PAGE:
West Palm Partners Co-Author Daily Business Review Column on Downtown Condo Projects

Joshua M. AtlasSteveDanielsby Steven L. Daniels and Joshua M. Atlas

This was published as a column called, “Downtown West Palm Condos Compete With New Luxury Units,” on August 11, 2016, in the Daily Business Review. 

Now that the Great Recession has been officially over for several years, many new residential projects are either under construction or on the drawing boards throughout Palm Beach County, particularly in and around downtown West Palm Beach.

As a result of these new projects coming online in the immediate and not too distant future, existing condominiums are facing a different problem than they faced 10 years ago: stiffer competition from their newer and more modern neighbors for buyers. The new challenge is demanding condo associations to take a proactive approach to mitigate the impact of new luxury condos being delivered in a relatively small market. Not taking action is not an option if condo owners want to protect and grow the value of their condos by remaining competitive in the market.

Many of the condo associations we represent, especially in downtown West Palm Beach, are preparing for this new competition and the resulting pressure on property values by upgrading their exterior appearance, modernizing their amenities and improving the infrastructure of their buildings. They want to be ready to compete when downtown West Palm Beach begins to deliver a significant number of new luxury condo units.

Between Bristol Condominium on Flagler Drive and Park Palm Beach in the Northwood-Curry Park section of downtown, 174 units are expected to be delivered during this real estate cycle. That’s nothing compared with the over 1,600 combined units planned between the Icon Palm Beach, Eighty Points West and Transit Village projects, none of which have broken ground yet. Development in the North Flagler-Riviera Beach neighborhoods, the Northwood-Currie Park area and the South Dixie corridor also promise to bring additional options to condo buyers seeking the urban living experience.

Unlike the Miami condo market, with the influx of foreign buyers looking to protect their wealth with investment in Miami real estate, Palm Beach County condo buyers are often northerners or existing residents looking to upgrade their existing units, downsize their residences or trade in the gated community golf club scene for an urban living experience. As such, the pressure to buy is not as great, and they can be more discriminating in their purchase. As is often the case in Palm Beach County, many buyers (condos and noncondos alike) seem to gravitate to newer projects. So with all of these new units coming online, how does an existing 20- to 30-year-old condominium compete? They do so in several ways.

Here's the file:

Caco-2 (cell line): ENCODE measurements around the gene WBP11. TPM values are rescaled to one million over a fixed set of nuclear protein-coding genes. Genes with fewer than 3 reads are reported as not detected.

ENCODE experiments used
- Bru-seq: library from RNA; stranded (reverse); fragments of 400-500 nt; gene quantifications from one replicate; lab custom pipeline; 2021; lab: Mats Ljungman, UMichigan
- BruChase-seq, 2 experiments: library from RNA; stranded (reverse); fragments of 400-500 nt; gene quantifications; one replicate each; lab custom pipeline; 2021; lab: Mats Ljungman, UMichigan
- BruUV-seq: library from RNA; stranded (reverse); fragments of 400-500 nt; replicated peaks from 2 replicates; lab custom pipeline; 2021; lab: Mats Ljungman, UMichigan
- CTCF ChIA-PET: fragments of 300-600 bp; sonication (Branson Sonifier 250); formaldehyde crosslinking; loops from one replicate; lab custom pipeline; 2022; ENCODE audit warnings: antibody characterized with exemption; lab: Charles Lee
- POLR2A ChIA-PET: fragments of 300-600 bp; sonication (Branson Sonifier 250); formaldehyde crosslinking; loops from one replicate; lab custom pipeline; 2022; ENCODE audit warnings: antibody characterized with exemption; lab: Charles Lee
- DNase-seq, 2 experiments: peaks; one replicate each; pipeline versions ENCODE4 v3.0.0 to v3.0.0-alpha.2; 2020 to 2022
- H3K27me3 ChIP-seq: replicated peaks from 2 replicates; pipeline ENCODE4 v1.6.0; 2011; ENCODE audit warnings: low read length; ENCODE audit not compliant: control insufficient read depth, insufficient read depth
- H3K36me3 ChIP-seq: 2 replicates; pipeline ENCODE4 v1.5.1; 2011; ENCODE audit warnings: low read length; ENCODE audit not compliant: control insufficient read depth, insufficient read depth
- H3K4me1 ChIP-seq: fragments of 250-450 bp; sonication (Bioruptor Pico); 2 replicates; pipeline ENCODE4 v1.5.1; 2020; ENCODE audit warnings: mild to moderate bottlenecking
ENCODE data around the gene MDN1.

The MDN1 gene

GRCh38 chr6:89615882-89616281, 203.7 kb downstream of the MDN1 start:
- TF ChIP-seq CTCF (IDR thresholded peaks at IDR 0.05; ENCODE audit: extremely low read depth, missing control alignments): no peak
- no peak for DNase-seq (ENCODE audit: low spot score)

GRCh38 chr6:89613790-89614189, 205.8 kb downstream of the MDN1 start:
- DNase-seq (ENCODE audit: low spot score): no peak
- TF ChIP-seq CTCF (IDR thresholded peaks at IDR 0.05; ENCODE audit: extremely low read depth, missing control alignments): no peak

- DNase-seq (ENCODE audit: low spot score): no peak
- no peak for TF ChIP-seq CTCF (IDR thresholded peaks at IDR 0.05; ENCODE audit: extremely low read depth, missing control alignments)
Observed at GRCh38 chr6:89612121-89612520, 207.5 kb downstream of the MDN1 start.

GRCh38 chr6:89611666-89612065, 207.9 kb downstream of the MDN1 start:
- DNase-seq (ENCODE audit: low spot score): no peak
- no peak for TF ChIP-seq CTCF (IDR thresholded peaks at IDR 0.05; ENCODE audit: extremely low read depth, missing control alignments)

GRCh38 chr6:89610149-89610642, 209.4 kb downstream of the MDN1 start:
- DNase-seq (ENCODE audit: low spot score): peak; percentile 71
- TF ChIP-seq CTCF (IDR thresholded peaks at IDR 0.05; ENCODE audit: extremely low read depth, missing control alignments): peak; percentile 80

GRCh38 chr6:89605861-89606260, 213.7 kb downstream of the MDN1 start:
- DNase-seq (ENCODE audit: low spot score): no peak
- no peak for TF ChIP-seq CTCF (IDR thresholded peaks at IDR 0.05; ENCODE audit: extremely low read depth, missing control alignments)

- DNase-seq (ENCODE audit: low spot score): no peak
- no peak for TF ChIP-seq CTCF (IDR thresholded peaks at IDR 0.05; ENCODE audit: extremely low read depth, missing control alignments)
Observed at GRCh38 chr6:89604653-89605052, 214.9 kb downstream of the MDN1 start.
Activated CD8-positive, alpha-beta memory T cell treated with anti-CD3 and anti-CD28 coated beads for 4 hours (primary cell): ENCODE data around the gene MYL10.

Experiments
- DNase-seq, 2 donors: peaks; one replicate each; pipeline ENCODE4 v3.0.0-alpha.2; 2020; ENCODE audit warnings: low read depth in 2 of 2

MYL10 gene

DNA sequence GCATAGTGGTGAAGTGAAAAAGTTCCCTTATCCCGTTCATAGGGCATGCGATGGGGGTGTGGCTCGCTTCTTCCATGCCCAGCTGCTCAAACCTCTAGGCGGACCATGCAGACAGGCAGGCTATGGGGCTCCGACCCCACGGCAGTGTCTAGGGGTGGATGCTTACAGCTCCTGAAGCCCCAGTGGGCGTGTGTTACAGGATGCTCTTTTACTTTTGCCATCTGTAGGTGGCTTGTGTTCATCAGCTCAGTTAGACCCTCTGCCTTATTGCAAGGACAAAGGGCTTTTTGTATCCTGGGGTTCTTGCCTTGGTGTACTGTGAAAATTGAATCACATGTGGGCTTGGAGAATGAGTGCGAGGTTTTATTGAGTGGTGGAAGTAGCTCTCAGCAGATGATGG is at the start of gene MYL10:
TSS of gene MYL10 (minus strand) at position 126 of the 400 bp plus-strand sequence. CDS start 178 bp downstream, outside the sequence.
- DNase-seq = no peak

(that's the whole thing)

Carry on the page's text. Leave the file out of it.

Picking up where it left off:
Curb Appeal

First and foremost, they improve the “curb appeal” of their building. At the Waterview Condominium on Flagler Drive, the exterior has just been painted with clean-looking white as opposed to a brown color that was popular in the 1970s. With the blue water of the Intracoastal Waterway and white hulls of the boats docked behind the building, the white exterior softens the look of the building and creates a more modern and appealing appearance. The Waterview also recently renovated their fitness area along the Intracoastal.

On South Flagler Drive just next to the Sunfest concert area, Trump Tower Condominium will soon be undergoing the process of completely renovating their lobby area, freshening up the exterior landscape and upgrading their fitness area. The takeaway from such extensive common area renovations is that no matter how much a unit owner renovates their unit to protect and enhance its market value, if the exterior and lobby of a building does not have an inviting look, potential buyers may not even make it to the elevator.

In some cases, condos like Trump Plaza have also made major repairs and upgrades to the guts of their building. They recently replaced their vertical HVAC piping and connections to units in both towers and are in the process of replacing their emergency generator. These upgrades may not be visible, but to a savvy buyer who is concerned about a condominium building’s physical condition and the potential of significant special assessments in the near future, these improvements are a great selling point.

When undergoing these types of improvements, it is not enough to simply extend competitive bids to contractors and vendors. In many cases, the size and complexity of these improvements extend beyond the more common contracts handled by condominium boards and managers. A degree of expertise is necessary in order to ensure that the correct work is bid, the right contractor selected, and the appropriate contract is negotiated and executed.

Preparing good and accurate bid instructions and clear construction specifications should be done by those who perform those tasks on a regular basis. Condominium building improvements can often cost in the high six figures or even higher, and having the wrong person or person overseeing the process can result in devastating results, whether in needless delays, cost overruns or design and construction defects.

Once the decision and effort are made to enhance their building and protect and increase the value of their units, the last thing an older condominium association needs is to be embroiled in construction litigation.

Steven L. Daniels is the managing partner in the West Palm Beach and Boca Raton offices of Arnstein & Lehr concentrating in real estate and condominium/community association law. Joshua M. Atlas is a partner in the firm’s West Palm Beach office and a member of the construction law and commercial litigation practice groups.

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